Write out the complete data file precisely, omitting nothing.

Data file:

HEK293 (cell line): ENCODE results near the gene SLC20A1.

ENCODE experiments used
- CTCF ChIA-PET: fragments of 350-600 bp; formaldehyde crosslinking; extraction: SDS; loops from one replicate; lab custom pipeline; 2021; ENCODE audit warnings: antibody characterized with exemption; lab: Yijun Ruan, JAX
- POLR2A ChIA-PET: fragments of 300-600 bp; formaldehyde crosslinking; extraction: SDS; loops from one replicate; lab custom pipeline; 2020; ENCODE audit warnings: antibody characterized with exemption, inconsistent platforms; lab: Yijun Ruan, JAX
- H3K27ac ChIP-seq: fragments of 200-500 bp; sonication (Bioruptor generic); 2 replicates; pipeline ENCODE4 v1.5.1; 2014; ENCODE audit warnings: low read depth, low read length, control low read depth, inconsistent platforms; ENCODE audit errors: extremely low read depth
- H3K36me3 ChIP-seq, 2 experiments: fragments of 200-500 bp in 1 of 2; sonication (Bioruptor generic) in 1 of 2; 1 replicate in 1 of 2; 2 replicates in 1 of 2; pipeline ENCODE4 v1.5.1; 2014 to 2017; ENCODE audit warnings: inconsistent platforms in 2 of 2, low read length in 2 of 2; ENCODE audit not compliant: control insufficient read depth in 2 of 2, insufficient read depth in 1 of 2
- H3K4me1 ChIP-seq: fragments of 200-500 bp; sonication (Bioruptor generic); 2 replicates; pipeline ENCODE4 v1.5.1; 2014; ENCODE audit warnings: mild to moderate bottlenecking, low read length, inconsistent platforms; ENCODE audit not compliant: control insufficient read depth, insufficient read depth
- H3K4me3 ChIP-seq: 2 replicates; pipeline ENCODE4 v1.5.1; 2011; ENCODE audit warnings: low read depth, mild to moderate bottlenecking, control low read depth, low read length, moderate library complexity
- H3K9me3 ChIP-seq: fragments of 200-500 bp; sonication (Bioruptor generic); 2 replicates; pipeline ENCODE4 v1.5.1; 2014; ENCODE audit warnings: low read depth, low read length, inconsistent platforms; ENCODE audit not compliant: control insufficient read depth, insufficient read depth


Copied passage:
HEK293 (cell line): ENCODE results near the gene SLC20A1.

ENCODE experiments used
- CTCF ChIA-PET: fragments of 350-600 bp; formaldehyde crosslinking; extraction: SDS; loops from one replicate; lab custom pipeline; 2021; ENCODE audit warnings: antibody characterized with exemption; lab: Yijun Ruan, JAX
- POLR2A ChIA-PET: fragments of 300-600 bp; formaldehyde crosslinking; extraction: SDS; loops from one replicate; lab custom pipeline; 2020; ENCODE audit warnings: antibody characterized with exemption, inconsistent platforms; lab: Yijun Ruan, JAX
- H3K27ac ChIP-seq: fragments of 200-500 bp; sonication (Bioruptor generic); 2 replicates; pipeline ENCODE4 v1.5.1; 2014; ENCODE audit warnings: low read depth, low read length, control low read depth, inconsistent platforms; ENCODE audit errors: extremely low read depth
- H3K36me3 ChIP-seq, 2 experiments: fragments of 200-500 bp in 1 of 2; sonication (Bioruptor generic) in 1 of 2; 1 replicate in 1 of 2; 2 replicates in 1 of 2; pipeline ENCODE4 v1.5.1; 2014 to 2017; ENCODE audit warnings: inconsistent platforms in 2 of 2, low read length in 2 of 2; ENCODE audit not compliant: control insufficient read depth in 2 of 2, insufficient read depth in 1 of 2
- H3K4me1 ChIP-seq: fragments of 200-500 bp; sonication (Bioruptor generic); 2 replicates; pipeline ENCODE4 v1.5.1; 2014; ENCODE audit warnings: mild to moderate bottlenecking, low read length, inconsistent platforms; ENCODE audit not compliant: control insufficient read depth, insufficient read depth
- H3K4me3 ChIP-seq: 2 replicates; pipeline ENCODE4 v1.5.1; 2011; ENCODE audit warnings: low read depth, mild to moderate bottlenecking, control low read depth, low read length, moderate library complexity
- H3K9me3 ChIP-seq: fragments of 200-500 bp; sonication (Bioruptor generic); 2 replicates; pipeline ENCODE4 v1.5.1; 2014; ENCODE audit warnings: low read depth, low read length, inconsistent platforms; ENCODE audit not compliant: control insufficient read depth, insufficient read depth